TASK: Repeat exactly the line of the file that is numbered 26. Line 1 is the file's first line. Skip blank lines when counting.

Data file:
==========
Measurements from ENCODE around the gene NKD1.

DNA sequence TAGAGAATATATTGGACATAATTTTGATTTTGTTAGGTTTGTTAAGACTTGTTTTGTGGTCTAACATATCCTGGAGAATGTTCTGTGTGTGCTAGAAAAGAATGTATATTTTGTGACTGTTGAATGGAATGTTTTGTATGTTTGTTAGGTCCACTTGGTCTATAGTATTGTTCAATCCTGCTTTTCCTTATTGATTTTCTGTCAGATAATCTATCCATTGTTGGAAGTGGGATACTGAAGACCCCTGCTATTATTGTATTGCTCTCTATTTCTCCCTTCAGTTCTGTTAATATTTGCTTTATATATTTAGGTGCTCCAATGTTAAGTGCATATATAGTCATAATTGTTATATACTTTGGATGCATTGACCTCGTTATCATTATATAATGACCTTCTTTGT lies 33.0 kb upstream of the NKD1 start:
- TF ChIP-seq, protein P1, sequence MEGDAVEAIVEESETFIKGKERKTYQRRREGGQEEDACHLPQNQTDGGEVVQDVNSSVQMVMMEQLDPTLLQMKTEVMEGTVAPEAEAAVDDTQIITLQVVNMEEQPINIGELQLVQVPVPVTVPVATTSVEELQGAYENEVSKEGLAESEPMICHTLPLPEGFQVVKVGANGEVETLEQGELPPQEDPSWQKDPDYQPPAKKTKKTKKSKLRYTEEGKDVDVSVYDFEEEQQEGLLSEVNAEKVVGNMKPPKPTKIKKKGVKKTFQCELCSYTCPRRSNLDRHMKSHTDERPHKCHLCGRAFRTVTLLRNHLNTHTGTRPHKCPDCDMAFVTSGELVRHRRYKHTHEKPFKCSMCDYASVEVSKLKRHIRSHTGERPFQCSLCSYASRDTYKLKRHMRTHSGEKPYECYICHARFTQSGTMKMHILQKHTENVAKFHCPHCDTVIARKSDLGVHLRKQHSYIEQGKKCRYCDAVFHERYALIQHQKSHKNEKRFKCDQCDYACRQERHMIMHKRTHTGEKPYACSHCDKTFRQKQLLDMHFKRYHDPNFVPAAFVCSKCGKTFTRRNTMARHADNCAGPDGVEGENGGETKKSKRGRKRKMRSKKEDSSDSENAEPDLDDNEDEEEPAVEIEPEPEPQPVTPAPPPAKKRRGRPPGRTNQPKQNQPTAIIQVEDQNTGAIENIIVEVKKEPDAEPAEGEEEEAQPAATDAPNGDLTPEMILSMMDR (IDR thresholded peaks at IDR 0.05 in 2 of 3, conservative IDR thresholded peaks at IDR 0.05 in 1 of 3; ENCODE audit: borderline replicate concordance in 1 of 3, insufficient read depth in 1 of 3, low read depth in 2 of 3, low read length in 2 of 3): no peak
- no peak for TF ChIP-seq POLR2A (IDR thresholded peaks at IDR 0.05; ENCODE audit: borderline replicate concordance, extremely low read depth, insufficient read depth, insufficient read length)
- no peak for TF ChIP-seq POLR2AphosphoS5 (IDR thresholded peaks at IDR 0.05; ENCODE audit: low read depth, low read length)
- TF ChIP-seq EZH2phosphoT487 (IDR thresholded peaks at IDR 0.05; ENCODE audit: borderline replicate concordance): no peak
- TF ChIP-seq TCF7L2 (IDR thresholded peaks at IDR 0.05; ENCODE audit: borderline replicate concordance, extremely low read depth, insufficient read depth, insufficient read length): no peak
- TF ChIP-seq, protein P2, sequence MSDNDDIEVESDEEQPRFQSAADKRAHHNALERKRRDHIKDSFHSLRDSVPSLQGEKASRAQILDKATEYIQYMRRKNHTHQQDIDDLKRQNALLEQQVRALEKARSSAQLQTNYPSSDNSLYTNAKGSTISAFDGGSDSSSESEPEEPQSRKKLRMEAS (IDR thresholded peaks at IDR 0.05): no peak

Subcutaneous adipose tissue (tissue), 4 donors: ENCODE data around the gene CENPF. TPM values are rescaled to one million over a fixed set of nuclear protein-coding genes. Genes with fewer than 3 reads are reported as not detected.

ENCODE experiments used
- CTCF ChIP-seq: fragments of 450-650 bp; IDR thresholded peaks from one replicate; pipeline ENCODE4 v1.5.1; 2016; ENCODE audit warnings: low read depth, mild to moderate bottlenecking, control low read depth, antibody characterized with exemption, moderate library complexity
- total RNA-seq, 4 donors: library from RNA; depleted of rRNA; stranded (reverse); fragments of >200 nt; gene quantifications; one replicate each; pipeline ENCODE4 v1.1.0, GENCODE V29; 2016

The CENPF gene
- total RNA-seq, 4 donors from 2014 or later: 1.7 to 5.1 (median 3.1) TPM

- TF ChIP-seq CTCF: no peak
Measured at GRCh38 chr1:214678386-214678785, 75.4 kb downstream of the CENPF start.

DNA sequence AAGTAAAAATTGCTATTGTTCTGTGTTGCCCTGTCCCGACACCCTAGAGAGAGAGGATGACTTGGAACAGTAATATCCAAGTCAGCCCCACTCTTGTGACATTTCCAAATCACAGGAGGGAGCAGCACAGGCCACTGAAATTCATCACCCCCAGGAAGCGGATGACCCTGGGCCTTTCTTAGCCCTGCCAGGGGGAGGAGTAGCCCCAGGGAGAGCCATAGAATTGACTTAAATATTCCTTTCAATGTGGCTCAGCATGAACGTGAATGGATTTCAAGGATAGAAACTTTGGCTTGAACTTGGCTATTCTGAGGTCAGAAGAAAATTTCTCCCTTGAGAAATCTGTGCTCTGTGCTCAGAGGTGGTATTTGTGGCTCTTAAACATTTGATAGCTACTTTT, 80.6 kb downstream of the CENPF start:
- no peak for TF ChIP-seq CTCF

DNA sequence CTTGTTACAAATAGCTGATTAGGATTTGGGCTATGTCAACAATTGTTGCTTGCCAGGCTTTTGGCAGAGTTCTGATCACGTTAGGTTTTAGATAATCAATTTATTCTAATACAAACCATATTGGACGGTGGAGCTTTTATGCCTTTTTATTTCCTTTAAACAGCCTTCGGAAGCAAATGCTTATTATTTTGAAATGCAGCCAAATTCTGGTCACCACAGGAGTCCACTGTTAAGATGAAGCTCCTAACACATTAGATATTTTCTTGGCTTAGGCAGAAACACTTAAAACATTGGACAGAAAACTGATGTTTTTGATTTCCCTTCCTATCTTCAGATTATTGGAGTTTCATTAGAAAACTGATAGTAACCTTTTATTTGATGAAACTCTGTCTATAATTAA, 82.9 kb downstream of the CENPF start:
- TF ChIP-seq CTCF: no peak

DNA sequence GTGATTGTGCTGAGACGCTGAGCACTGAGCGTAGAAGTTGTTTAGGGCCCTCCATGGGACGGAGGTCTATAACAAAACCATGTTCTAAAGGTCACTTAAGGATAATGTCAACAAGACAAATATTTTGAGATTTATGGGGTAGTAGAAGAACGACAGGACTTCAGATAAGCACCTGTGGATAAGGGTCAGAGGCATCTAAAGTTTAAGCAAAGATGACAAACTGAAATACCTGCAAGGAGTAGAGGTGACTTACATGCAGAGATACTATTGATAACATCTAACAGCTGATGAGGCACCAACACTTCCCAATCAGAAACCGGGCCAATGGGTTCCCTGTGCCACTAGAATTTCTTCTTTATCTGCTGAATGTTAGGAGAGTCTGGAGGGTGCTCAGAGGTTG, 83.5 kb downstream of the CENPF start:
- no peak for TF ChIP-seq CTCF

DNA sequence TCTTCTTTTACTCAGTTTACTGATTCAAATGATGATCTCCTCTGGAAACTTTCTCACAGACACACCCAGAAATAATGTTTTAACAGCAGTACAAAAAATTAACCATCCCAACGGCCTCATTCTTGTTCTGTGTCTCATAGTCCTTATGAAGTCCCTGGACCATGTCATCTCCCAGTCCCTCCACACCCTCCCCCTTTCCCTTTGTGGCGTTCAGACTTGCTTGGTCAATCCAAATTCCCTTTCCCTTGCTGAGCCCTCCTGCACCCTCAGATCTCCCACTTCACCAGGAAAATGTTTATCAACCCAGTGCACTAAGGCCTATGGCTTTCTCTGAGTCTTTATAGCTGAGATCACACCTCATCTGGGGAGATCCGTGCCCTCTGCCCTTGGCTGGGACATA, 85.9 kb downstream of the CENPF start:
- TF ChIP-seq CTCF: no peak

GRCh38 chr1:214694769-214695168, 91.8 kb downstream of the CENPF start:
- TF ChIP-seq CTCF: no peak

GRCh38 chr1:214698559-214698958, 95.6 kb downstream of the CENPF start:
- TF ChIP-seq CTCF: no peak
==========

- TF ChIP-seq CTCF: no peak